Four Quarters: Peckham, Hackney, Elephant And Castle
Kicking things off with our favourite of the lot, Four Quarters, whose expansion into Elephant and Castle is straight up good news for Street Fighter fans.
Peckham's the OG, and we doubt the newcomer's going to shift it from its status as our favourite FQ site: the dive bar vibes, leathery banquettes, dim lighting, dark corners, the punchy and weirdly pleasing drinks list (didn't think we'd ever say the doubtful words '...actually really nice?' about a cocktail with Red Bull in it but Four Quarters is a growth experience). Then there's the magnificent array of games, from the couldn't-call-yourself-a-gaming-bar-without-it ones like Street Fighter II and Ninja Turtles, to lesser known Tetris-esque tile-matchers, shooting games, and a bunch of consoles and screens.
The price is also magnificent: £1 gets you four quarters — a quarter per play means you don't have to be *insert name of famously proficient arcade game player* to get a decent amount of good times from a fiver.
One of our favourite places to pre-game, post-game, or just plain game, in the Rye Lane area.
Big, brash and loud, NQ64's huge neon basement in Soho's crammed with OG arcade games — all, at our large random sampling, apparently in perfect working order — and hyperkitsch cocktails. The games cover all the classics, plus a few more specialist titles to thrill completists. And (shooting it high up into our list of favourite post-dinner nightcap places in Soho) open till 3am every night apart from Sunday, though the combination of subterranean cocoon, power-up sound effects and huge neon gives it a trippy, den-of-vice feeling that makes it seem nicely like 2am at all times of the day or night.
Heart of Gaming, Croydon
We visited this Croydon homage to the golden age of arcade gaming a few years back — read more about it here.
The summary: Mark Starkey's the last qualified arcade machine engineer in the UK. He was the only person taking the course in his year, and the next year they stopped running it due to a lack of applicants. Arcade engineers are a dying breed because the arcades themselves are so few and far between these days. Starkey's arcade moved to Croydon from Acton some years ago, and might well move on in the future — if the Westfield intended for the land ever actually gets built — but for now it's happily acting as a welcoming pitstop for people looking for a retro hour or two on the machines as part of a night out, and a community for committed gamers.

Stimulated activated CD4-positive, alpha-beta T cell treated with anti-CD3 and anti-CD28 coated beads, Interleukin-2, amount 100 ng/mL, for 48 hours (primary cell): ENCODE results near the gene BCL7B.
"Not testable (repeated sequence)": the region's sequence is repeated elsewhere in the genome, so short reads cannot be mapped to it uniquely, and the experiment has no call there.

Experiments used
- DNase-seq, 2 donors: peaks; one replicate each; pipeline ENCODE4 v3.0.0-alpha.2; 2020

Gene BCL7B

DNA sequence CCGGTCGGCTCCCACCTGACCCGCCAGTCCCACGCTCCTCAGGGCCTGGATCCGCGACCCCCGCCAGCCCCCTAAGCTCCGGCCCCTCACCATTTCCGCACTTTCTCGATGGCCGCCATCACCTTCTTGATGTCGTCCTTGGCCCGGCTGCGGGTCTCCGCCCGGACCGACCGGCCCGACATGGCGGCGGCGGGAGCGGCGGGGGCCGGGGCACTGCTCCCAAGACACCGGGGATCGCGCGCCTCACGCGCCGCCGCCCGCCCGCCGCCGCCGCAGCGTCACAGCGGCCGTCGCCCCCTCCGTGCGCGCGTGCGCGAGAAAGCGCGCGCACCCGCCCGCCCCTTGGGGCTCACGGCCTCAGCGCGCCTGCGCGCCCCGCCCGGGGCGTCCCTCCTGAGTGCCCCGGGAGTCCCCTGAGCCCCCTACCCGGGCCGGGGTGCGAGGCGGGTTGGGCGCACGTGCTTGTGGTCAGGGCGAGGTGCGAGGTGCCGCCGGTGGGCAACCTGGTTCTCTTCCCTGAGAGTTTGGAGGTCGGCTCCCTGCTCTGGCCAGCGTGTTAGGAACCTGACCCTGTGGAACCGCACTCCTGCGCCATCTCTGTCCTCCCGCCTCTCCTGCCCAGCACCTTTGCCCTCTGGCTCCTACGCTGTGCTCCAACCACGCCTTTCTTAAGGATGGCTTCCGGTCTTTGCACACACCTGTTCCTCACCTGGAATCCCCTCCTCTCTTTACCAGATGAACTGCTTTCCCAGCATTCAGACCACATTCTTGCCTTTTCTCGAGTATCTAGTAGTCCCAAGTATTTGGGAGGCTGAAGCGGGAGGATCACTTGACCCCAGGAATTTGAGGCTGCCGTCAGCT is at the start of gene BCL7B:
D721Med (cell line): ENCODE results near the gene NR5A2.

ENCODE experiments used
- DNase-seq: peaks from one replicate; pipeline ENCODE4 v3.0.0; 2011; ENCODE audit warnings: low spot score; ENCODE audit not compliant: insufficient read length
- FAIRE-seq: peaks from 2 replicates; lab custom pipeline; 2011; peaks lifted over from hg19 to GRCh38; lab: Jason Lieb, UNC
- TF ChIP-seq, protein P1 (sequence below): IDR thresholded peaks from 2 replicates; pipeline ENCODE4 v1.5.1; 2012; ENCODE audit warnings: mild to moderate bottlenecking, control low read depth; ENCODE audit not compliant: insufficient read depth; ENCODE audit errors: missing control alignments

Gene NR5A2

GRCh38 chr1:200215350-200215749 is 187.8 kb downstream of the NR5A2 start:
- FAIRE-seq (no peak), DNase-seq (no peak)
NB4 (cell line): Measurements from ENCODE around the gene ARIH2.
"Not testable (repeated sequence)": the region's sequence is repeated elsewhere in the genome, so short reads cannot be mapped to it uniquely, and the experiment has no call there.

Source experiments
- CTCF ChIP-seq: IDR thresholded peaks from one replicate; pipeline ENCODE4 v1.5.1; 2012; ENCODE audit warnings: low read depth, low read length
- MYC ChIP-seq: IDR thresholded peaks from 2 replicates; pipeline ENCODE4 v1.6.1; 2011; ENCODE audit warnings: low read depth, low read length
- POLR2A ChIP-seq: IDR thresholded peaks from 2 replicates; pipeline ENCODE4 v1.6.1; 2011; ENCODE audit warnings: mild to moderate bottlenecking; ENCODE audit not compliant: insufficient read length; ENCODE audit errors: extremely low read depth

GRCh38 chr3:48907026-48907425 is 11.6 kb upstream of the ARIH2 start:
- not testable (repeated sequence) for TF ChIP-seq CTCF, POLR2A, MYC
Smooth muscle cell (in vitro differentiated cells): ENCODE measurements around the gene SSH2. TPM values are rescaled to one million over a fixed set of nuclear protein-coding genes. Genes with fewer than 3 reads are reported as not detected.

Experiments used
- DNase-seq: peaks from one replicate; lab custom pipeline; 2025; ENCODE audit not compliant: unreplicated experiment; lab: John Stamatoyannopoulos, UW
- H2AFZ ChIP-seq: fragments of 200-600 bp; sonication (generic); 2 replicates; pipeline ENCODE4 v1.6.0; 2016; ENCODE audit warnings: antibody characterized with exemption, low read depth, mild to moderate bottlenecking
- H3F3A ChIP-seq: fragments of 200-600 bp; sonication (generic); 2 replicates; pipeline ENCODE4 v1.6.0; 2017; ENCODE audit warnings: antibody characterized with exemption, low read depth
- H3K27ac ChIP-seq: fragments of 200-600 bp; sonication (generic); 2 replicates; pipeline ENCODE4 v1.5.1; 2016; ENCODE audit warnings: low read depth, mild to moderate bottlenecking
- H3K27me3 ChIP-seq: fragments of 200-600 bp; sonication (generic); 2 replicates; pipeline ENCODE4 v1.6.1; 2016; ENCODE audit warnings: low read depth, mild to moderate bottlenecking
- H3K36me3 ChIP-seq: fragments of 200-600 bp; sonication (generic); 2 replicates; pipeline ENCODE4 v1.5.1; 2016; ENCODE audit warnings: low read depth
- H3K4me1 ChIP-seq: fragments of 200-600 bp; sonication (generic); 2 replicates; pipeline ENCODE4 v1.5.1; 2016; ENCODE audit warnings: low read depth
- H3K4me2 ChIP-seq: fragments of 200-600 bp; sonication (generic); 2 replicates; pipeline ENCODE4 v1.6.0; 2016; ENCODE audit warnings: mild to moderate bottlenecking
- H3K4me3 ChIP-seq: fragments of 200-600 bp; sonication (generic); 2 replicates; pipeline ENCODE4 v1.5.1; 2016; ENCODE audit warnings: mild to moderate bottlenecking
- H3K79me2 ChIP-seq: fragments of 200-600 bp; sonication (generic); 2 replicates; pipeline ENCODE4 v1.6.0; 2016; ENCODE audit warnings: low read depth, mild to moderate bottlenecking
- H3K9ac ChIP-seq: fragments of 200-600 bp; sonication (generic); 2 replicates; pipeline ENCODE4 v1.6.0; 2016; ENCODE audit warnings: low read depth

Rowans, Finsbury Park
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Rowans is — in our professional opinion — Everything. Purveyors of late night, chaotic, sticky, beautiful, arms-slung-over-everybody's-shoulders, feeling-of-immense-warmth-towards-the-entire-world evenings out. You probably don't go to Rowans specifically for the arcade games — more likely it's the bowling or the karaoke that got you through the doors — but like everything else at Rowans the arcade section is huge, dishevelled, bathed in red neon light, and wonderful. Extra points for having a late licence, and letting you order Dominos — and only Dominos — for delivery.
Four Thieves, Clapham Junction
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The Four Thieves team have turned the upstairs space of their pub — an old Victorian dancehall — into a gaming centre. The focus is more on group experiences than solo or two player arcade games — with a lot of the space given over to a VR experience, a tiny crazy golf course, and a remote control racing track. But they fit in a good number of retro machines around the edges, and the sheer amount of stuff they've got crammed under one roof (gin garden, pizzeria, pub, arcade, sports screenings) make it a low effort night out if you're in the area.
Power Up at the Science Museum, South Kensington
Once a highly popular pop-up, Power Up — the Science Museum's gaming experience — is back on a permanent basis. An homage to the past five decades of gaming, there are 20+ themes and sections, including ones dedicated to different iterations of Zelda (and Mario, and more), a physical gaming section devoted to Wii Sport, Kinect, Guitar Hero, and VR experiences, and a section to explore PC classics. The most family-friendly of the venues on this list, they also have a scattering of adults-only evenings for when you don't want to get humiliated at Street Fighter IV by a tiny child.
Novelty Automation, Holborn
A highly original arcade secreted away in Holborn, Novelty Automation is a passion project by British engineer, cartoonist, writer, and inventor, Tim Hunkin. The majority of the homemade arcade machines in the collection are made by him, with a few featured machines from guest inventors. You can fly drones around a mansion to pap celebs, launder bank funds, and decide whether a lamb is 'pet' or 'meat'. It's psychotically good fun.
The magnificently weird origin story, in Hunkin's own words:
"I became hooked on making arcade machines in the 1980s... The first one was the Chiropodist, which has a hole at the bottom to insert your foot for treatment. At the time I was unsure if anyone would even take their shoe off, let alone put their foot in a dark unknown space — but they did... In fact 20,000 people did every year."
In 2023, we revisited to play on a rather fun new tube train game.
Novelty Automation's open Tuesday to Saturday, and stays open till 8pm on Thursday.